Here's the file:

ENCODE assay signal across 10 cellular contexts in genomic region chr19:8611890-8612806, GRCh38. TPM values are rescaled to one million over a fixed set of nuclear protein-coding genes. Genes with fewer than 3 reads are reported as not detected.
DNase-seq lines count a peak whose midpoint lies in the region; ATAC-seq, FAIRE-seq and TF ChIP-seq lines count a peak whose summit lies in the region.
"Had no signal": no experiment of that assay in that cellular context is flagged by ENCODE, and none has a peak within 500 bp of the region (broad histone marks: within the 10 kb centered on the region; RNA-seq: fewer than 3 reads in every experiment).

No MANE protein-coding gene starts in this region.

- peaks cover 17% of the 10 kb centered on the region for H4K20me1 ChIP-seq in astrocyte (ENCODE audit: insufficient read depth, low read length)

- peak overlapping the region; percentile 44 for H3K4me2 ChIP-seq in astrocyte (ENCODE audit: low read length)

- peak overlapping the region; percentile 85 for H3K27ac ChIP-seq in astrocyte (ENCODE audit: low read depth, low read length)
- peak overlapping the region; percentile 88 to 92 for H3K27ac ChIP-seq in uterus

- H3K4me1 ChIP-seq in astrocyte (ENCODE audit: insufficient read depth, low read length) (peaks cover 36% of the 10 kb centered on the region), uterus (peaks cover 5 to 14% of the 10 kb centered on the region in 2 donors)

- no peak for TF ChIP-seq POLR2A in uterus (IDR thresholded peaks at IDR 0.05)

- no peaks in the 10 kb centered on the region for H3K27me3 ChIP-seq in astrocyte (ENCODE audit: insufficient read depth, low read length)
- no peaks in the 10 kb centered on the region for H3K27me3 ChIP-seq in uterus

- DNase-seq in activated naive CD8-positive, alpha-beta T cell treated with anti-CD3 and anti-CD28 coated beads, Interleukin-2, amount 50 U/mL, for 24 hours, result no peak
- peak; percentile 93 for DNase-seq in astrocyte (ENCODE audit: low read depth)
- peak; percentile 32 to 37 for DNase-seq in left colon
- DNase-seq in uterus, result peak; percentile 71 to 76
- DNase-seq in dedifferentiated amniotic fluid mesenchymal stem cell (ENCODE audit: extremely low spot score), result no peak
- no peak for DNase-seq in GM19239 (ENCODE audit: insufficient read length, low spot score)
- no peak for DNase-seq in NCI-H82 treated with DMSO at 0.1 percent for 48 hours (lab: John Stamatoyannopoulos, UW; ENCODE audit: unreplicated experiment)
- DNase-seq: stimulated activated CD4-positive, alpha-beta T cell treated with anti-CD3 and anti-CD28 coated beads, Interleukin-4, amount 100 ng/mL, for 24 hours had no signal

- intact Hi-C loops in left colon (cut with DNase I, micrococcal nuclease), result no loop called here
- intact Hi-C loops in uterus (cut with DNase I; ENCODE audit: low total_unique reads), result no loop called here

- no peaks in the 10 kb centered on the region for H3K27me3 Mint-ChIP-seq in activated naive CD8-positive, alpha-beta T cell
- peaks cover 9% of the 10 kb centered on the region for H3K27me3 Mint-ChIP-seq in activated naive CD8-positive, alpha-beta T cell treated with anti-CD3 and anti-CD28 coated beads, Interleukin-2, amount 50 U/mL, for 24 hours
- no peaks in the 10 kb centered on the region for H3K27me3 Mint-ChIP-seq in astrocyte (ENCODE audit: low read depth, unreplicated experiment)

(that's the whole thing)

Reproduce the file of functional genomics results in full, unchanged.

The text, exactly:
ENCODE assay signal across 10 cellular contexts in genomic region chr19:8611890-8612806, GRCh38. TPM values are rescaled to one million over a fixed set of nuclear protein-coding genes. Genes with fewer than 3 reads are reported as not detected.
DNase-seq lines count a peak whose midpoint lies in the region; ATAC-seq, FAIRE-seq and TF ChIP-seq lines count a peak whose summit lies in the region.
"Had no signal": no experiment of that assay in that cellular context is flagged by ENCODE, and none has a peak within 500 bp of the region (broad histone marks: within the 10 kb centered on the region; RNA-seq: fewer than 3 reads in every experiment).

No MANE protein-coding gene starts in this region.

- peaks cover 17% of the 10 kb centered on the region for H4K20me1 ChIP-seq in astrocyte (ENCODE audit: insufficient read depth, low read length)

- peak overlapping the region; percentile 44 for H3K4me2 ChIP-seq in astrocyte (ENCODE audit: low read length)

- peak overlapping the region; percentile 85 for H3K27ac ChIP-seq in astrocyte (ENCODE audit: low read depth, low read length)
- peak overlapping the region; percentile 88 to 92 for H3K27ac ChIP-seq in uterus

- H3K4me1 ChIP-seq in astrocyte (ENCODE audit: insufficient read depth, low read length) (peaks cover 36% of the 10 kb centered on the region), uterus (peaks cover 5 to 14% of the 10 kb centered on the region in 2 donors)

- no peak for TF ChIP-seq POLR2A in uterus (IDR thresholded peaks at IDR 0.05)

- no peaks in the 10 kb centered on the region for H3K27me3 ChIP-seq in astrocyte (ENCODE audit: insufficient read depth, low read length)
- no peaks in the 10 kb centered on the region for H3K27me3 ChIP-seq in uterus

- DNase-seq in activated naive CD8-positive, alpha-beta T cell treated with anti-CD3 and anti-CD28 coated beads, Interleukin-2, amount 50 U/mL, for 24 hours, result no peak
- peak; percentile 93 for DNase-seq in astrocyte (ENCODE audit: low read depth)
- peak; percentile 32 to 37 for DNase-seq in left colon
- DNase-seq in uterus, result peak; percentile 71 to 76
- DNase-seq in dedifferentiated amniotic fluid mesenchymal stem cell (ENCODE audit: extremely low spot score), result no peak
- no peak for DNase-seq in GM19239 (ENCODE audit: insufficient read length, low spot score)
- no peak for DNase-seq in NCI-H82 treated with DMSO at 0.1 percent for 48 hours (lab: John Stamatoyannopoulos, UW; ENCODE audit: unreplicated experiment)
- DNase-seq: stimulated activated CD4-positive, alpha-beta T cell treated with anti-CD3 and anti-CD28 coated beads, Interleukin-4, amount 100 ng/mL, for 24 hours had no signal

- intact Hi-C loops in left colon (cut with DNase I, micrococcal nuclease), result no loop called here
- intact Hi-C loops in uterus (cut with DNase I; ENCODE audit: low total_unique reads), result no loop called here

- no peaks in the 10 kb centered on the region for H3K27me3 Mint-ChIP-seq in activated naive CD8-positive, alpha-beta T cell
- peaks cover 9% of the 10 kb centered on the region for H3K27me3 Mint-ChIP-seq in activated naive CD8-positive, alpha-beta T cell treated with anti-CD3 and anti-CD28 coated beads, Interleukin-2, amount 50 U/mL, for 24 hours
- no peaks in the 10 kb centered on the region for H3K27me3 Mint-ChIP-seq in astrocyte (ENCODE audit: low read depth, unreplicated experiment)